We Celebrate Black History

February 17, 2022

Our Black publications have been telling stories for years about historical giants such as Dr. Charles Richard Drew, who pioneered a method for preserving blood plasma. Remember George Washington Carver? He discovered hundreds of uses for the peanut and sweet potato. And Benjamin Banneker helped establish the boundaries of Washington, DC.

We have heralded the victories of Frederick Douglass and Fannie Lou Hammer, and recently reflected upon the lives of Dr. Martin Luther King, Jr., Congressman John Lewis, Cicely Tyson, and Sidney Poitier. We celebrate the firsts of President Barack Obama and Vice President Kamala Harris. Each history- maker is a study in change, commitment, and courage. Who makes your list?

Black History celebrates successes and inspires new achievements

Black History Month encourages us to trace the journeys of prominent Black Americans. On television we see a growing interest in ancestry programs. Dr. Henry Louis Gates has helped many notables find their ancestors. To learn more about your ancestry, consider becoming ONE IN A MILLION with the All of Us Research Program.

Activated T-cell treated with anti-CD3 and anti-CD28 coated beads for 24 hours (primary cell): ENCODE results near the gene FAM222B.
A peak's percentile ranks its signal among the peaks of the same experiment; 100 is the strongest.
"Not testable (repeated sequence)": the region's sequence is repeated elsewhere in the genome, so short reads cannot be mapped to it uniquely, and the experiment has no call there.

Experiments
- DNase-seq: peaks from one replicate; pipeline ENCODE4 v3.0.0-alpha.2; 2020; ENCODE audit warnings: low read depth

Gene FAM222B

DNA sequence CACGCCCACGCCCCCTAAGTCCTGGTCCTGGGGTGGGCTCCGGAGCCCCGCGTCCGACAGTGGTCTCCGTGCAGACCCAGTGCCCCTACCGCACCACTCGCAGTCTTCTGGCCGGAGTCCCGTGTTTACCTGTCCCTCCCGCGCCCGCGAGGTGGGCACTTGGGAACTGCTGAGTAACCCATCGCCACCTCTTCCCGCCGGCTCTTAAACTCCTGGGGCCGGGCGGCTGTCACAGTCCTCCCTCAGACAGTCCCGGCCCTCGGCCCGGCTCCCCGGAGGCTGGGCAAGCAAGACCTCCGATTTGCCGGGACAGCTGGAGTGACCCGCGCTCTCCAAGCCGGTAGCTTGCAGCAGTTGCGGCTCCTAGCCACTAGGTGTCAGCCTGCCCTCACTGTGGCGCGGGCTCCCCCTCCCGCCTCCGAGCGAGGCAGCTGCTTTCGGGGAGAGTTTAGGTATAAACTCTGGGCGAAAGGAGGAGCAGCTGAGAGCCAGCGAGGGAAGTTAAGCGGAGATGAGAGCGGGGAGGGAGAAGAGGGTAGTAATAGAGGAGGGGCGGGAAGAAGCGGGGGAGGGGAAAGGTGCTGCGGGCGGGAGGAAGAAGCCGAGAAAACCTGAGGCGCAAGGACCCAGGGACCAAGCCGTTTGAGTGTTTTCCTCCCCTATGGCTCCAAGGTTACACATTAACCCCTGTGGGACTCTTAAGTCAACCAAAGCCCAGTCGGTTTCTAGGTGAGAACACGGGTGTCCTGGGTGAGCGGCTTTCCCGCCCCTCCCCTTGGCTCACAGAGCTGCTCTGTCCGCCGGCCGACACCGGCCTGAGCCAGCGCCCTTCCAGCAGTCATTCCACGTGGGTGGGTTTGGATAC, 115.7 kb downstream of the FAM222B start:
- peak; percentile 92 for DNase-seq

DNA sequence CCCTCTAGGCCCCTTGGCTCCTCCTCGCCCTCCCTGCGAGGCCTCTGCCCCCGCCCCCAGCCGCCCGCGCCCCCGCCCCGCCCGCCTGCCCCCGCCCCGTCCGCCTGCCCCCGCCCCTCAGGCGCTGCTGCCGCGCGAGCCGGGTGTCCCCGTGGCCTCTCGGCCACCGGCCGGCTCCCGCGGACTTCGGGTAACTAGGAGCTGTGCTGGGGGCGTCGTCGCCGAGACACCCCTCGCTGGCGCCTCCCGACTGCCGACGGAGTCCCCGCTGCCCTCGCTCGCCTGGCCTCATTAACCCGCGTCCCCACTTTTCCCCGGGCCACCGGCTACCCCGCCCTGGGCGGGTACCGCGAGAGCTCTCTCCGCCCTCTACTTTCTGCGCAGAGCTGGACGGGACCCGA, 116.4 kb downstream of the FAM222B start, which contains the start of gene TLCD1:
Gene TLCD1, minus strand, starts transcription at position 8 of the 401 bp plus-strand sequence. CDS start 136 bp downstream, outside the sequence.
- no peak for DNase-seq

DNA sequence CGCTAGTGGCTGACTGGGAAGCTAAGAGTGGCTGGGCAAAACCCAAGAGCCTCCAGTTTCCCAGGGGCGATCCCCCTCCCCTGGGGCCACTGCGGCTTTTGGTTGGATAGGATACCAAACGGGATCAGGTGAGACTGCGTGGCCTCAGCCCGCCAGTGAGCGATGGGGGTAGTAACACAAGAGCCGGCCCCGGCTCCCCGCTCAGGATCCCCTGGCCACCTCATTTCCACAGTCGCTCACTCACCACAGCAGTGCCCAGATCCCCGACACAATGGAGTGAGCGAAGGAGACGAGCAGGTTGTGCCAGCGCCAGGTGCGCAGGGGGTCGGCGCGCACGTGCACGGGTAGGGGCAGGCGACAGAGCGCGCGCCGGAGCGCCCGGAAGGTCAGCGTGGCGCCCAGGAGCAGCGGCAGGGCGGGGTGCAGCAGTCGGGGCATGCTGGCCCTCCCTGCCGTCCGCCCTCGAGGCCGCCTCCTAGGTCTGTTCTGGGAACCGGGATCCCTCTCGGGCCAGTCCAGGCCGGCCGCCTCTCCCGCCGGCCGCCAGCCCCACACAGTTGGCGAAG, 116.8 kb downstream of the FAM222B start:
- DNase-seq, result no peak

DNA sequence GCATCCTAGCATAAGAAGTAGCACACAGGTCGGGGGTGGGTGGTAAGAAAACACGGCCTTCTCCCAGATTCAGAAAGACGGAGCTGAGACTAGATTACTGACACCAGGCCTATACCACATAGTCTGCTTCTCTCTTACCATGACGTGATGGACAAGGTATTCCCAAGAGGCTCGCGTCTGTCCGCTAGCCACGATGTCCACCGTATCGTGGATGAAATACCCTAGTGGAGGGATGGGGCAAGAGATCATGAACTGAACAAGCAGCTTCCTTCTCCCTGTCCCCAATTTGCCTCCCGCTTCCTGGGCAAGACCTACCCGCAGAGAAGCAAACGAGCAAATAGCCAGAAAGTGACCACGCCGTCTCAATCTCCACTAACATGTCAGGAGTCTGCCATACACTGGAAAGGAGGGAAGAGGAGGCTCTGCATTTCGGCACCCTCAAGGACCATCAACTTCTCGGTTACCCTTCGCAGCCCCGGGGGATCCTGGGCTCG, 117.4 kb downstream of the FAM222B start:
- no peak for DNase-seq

All of Us Pastoral Champion, Reverend Marilyn Miller, President of Leading for Racial Equality, LLC, decided to join All of Us because of the work of Pastor Teresa Thomas-Boyd. She stated, “As we age, we reflect upon leaving a legacy. Few of us are rich or famous but we want to make a difference. I want to do everything I can to give my children and grandchildren the family health history that will help them live well. I am honored to offer a part of myself so that my people can improve health and wellness for the seven generations to come and beyond.”

Black History-maker and the COVID-19 pandemic

This month the All of Us Research Program at the Medical College of Wisconsin, under the directorship of Karen Dotson, MHSA, pays tribute to Kizzmekia Shanta Corbett. Dr. Corbett is a history- making researcher and immunologist. She is one of the designers of the Moderna COVID-19 vaccine. Kizzy, as she is often called, was born in Hurdle Mills, NC. She developed an early interest in public health and research and acquired her doctorate from the University of Maryland.

Kizzy spent several years in Sri Lanka studying the SARS virus. This led her to leadership roles at the National Institutes of Health (NIH), where she and her team developed the Moderna vaccine. Her accomplishments have been acknowledged worldwide.

You are Black History

Celebrate your history and your accomplishments. As our ancestors left legacies of achievement and love and values that are treasured, you too must do the same.

Help support work like Dr. Corbett’s by joining the All of Us Research Program. All of Us is creating a resource that will allow researchers to conduct thousands of studies on health and disease.

The All of Us Research Program is currently enrolling at several locations in the Milwaukee area. Learn how you can be included by visiting joinallofus.org, emailing the All of Us team at allofus@mcw.edu or calling (414) 955-2689.